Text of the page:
In Latin America and the Caribbean, Moscow’s nominal supporters included Nicaragua (6 votes against), Cuba (4 votes against), Bolivia and El Salvador, which abstained or did not vote at all. Venezuela has been suspended from voting at the UN General Assembly due to non-payment of membership fees.

Lastly, in the former Soviet space, Belarus, Kazakhstan, Kyrgyzstan, Tajikistan and Uzbekistan have all voted against resolutions, while Armenia, Azerbaijan and Turkmenistan have abstained or not voted. It is evident that this pro-Russian “long list” is merely hypothetical. It remains unclear whether a new round of BRICS enlargement will occur or not. Should this happen, the BRICS leaders would utilize their own criteria, which are, I reiterate, not public. It is likely that a decision will be reached by consensus, implying that the interests of all BRICS members would be considered. This, naturally, might not align with Russia’s stance. However, if we correctly interpret Ethiopia’s example, then solidarity with Russia could play a role in future enlargements. This factor might be significant for strengthening internal cohesion within BRICS (although only in the context of our subjective understanding of Moscow’s possible official stance in this process). Should there be a new BRICS expansion, it would be interesting to observe who from our “long list” would be among the invitees.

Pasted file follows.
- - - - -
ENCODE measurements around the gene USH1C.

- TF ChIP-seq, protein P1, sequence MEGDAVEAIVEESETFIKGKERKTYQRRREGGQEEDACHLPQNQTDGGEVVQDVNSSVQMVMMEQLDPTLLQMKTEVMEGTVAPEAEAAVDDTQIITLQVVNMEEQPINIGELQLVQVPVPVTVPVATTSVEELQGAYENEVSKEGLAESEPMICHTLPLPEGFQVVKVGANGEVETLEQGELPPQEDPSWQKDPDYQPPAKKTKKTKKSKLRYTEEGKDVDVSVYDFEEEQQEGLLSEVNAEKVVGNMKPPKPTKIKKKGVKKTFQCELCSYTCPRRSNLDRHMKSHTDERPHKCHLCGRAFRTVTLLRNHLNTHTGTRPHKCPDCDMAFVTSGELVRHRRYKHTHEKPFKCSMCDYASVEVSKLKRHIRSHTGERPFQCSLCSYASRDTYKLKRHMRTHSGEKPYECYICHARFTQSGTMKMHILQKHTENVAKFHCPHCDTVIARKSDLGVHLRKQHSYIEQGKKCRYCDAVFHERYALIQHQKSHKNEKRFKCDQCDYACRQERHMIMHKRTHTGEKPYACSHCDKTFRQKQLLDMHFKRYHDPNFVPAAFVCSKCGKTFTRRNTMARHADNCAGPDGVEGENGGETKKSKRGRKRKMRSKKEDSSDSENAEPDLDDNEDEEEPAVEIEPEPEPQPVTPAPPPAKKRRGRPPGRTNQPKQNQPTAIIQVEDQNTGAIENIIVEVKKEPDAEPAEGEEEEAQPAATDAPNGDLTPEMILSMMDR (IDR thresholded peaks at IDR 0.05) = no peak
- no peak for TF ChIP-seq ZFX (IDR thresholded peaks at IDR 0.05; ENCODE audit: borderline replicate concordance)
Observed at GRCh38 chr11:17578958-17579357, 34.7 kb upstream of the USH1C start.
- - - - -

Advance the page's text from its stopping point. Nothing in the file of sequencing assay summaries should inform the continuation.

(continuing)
Norms and Values
BRICS: Together Against Inequality
On December 19, 2023, the Valdai Club hosted an expert discussion dedicated to Russia’s chairmanship of the BRICS in 2024, together with the presentation of a new Valdai Club report titled  “Global Inequality: Will the BRICS Countries Succeed in ‘Steering’ the Global Economy?”